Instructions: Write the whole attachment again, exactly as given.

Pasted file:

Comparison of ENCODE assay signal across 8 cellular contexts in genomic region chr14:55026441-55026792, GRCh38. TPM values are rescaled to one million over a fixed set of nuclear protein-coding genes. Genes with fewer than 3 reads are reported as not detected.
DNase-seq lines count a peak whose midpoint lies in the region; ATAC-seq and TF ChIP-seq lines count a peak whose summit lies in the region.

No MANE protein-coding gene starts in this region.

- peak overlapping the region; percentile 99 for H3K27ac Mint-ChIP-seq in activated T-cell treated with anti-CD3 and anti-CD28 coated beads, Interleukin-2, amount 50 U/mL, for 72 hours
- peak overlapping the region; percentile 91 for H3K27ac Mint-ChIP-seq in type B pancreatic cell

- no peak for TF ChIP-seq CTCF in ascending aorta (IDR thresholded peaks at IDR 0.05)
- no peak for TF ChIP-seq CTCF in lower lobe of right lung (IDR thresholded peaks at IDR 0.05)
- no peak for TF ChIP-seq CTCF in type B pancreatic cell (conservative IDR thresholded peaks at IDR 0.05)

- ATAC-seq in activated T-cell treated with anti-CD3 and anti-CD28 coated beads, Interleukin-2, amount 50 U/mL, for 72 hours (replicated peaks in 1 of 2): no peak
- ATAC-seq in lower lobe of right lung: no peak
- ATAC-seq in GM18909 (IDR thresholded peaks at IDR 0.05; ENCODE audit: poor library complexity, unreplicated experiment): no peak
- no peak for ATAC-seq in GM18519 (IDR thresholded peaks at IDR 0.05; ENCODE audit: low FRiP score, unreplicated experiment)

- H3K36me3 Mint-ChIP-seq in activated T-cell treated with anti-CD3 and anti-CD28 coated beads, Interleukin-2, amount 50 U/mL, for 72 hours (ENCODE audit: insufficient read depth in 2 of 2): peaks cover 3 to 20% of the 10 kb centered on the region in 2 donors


Comparison of ENCODE assay signal across 8 cellular contexts in genomic region chr14:55026441-55026792, GRCh38. TPM values are rescaled to one million over a fixed set of nuclear protein-coding genes. Genes with fewer than 3 reads are reported as not detected.
DNase-seq lines count a peak whose midpoint lies in the region; ATAC-seq and TF ChIP-seq lines count a peak whose summit lies in the region.

No MANE protein-coding gene starts in this region.

- peak overlapping the region; percentile 99 for H3K27ac Mint-ChIP-seq in activated T-cell treated with anti-CD3 and anti-CD28 coated beads, Interleukin-2, amount 50 U/mL, for 72 hours
- peak overlapping the region; percentile 91 for H3K27ac Mint-ChIP-seq in type B pancreatic cell

- no peak for TF ChIP-seq CTCF in ascending aorta (IDR thresholded peaks at IDR 0.05)
- no peak for TF ChIP-seq CTCF in lower lobe of right lung (IDR thresholded peaks at IDR 0.05)
- no peak for TF ChIP-seq CTCF in type B pancreatic cell (conservative IDR thresholded peaks at IDR 0.05)

- ATAC-seq in activated T-cell treated with anti-CD3 and anti-CD28 coated beads, Interleukin-2, amount 50 U/mL, for 72 hours (replicated peaks in 1 of 2): no peak
- ATAC-seq in lower lobe of right lung: no peak
- ATAC-seq in GM18909 (IDR thresholded peaks at IDR 0.05; ENCODE audit: poor library complexity, unreplicated experiment): no peak
- no peak for ATAC-seq in GM18519 (IDR thresholded peaks at IDR 0.05; ENCODE audit: low FRiP score, unreplicated experiment)

- H3K36me3 Mint-ChIP-seq in activated T-cell treated with anti-CD3 and anti-CD28 coated beads, Interleukin-2, amount 50 U/mL, for 72 hours (ENCODE audit: insufficient read depth in 2 of 2): peaks cover 3 to 20% of the 10 kb centered on the region in 2 donors